Roland Poska American, 1938-2017


Roland Poska was a pioneer in the field of printmaking and papermaking and sought to extend and break the boundaries of his chosen medium. He landed on what he called "Papestries" or paper tapestries. His process involved preparing five-gallon buckets of moist cotton fibers mixed with pure powdered pigment to achieve his desired color palette. The texture of the paper pulp varied in consistency from apple sauce to bread dough. He laid handfuls onto plastic sheeting and added elements such as handmade sliced forms and coils. After drying, Poska would flip the panel over and reveal a flattened yet technicolor abstract composition. He would then assess and sometimes alter the surface by adding more pulp, peeling away or overpainting. A sizable work could take six months to complete. Many works consist of multiple panels with intentionally rough and unrefined edges, a nod to the signature deckled edges of handmade paper. Late in his career, he grew his oeuvre to include large sculptures, called Sentinels, made with a similar process.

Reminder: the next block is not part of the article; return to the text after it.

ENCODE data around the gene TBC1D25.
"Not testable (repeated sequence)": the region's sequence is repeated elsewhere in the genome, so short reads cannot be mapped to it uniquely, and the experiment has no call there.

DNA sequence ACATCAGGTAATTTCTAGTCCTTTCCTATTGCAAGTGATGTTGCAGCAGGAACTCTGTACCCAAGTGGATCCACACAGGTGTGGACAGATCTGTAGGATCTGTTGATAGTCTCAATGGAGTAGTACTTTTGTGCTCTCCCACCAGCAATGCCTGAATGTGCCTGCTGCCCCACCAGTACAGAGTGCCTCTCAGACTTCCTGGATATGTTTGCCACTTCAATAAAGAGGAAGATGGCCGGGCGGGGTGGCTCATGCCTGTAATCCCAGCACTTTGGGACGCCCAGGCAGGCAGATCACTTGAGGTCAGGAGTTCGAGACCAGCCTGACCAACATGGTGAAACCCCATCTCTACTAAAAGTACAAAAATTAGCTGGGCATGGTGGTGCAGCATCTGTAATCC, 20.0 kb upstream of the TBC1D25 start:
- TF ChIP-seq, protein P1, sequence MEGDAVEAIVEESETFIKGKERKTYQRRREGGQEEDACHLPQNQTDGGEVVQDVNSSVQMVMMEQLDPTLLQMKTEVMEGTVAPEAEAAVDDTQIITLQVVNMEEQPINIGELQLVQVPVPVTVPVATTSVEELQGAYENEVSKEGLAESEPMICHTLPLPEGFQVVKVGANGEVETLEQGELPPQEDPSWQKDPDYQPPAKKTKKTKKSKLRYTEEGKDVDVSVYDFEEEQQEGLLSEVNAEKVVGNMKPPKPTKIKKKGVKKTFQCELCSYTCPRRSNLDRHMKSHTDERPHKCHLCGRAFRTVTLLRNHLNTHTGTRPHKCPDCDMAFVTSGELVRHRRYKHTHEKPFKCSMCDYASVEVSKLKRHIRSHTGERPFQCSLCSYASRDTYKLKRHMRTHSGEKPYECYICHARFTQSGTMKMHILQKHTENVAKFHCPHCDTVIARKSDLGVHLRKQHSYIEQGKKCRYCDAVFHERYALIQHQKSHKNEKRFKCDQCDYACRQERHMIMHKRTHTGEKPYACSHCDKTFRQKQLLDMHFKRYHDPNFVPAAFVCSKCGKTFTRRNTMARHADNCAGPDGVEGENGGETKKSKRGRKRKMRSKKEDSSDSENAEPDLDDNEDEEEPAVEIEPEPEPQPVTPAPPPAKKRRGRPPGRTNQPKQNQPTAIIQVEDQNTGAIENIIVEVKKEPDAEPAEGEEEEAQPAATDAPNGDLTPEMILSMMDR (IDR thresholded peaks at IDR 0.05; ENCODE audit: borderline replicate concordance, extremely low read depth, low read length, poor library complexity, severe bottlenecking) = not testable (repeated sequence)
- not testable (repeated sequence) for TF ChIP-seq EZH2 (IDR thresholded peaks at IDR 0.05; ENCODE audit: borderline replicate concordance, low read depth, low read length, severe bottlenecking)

Roland Poska was born in Scotland in 1938 and immigrated to Rockford, Illionis when he was a child. He received degrees from Rockford College and Cranbrook Academy of Art, where he was introduced to the mechanics of paper making. He later cofounded the Milwaukee School of Art and Design and taught there while simultaneously running a lithography print studio, Fishy Whale Press.